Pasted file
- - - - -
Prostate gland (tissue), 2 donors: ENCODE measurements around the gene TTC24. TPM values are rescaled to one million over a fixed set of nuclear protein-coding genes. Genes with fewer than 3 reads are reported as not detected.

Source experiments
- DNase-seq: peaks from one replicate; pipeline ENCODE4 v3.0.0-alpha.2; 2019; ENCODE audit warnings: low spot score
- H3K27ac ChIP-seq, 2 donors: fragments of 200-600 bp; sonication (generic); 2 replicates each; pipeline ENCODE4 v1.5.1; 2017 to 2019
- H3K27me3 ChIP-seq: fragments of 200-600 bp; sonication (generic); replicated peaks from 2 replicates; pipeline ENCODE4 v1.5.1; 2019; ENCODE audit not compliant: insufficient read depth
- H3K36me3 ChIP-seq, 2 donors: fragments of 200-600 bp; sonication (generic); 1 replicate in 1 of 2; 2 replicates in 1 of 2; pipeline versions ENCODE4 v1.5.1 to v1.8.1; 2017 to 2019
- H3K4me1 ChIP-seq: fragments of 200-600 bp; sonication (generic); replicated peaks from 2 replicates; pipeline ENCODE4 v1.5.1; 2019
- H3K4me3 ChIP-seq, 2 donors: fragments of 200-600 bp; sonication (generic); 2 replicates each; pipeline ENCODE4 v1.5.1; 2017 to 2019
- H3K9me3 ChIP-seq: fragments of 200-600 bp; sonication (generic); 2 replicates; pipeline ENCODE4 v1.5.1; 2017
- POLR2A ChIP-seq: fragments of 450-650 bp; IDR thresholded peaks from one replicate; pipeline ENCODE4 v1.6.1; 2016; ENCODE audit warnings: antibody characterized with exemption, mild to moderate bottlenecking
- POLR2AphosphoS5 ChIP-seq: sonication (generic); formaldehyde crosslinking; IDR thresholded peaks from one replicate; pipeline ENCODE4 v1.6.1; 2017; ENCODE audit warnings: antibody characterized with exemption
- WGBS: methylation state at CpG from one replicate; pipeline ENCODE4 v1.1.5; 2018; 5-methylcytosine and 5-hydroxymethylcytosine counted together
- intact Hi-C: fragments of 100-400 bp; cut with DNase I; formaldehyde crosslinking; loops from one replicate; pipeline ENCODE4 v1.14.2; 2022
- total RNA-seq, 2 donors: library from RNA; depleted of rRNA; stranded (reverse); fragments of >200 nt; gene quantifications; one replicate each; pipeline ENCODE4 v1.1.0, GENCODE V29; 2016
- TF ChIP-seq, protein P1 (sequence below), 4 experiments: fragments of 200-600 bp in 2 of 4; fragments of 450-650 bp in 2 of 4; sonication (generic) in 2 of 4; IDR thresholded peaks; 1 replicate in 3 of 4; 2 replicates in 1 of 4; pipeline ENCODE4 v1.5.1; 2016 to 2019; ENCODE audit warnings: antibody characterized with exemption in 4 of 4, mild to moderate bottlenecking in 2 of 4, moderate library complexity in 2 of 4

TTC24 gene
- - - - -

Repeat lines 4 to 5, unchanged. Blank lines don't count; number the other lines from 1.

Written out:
- H3K27ac ChIP-seq, 2 donors: fragments of 200-600 bp; sonication (generic); 2 replicates each; pipeline ENCODE4 v1.5.1; 2017 to 2019
- H3K27me3 ChIP-seq: fragments of 200-600 bp; sonication (generic); replicated peaks from 2 replicates; pipeline ENCODE4 v1.5.1; 2019; ENCODE audit not compliant: insufficient read depth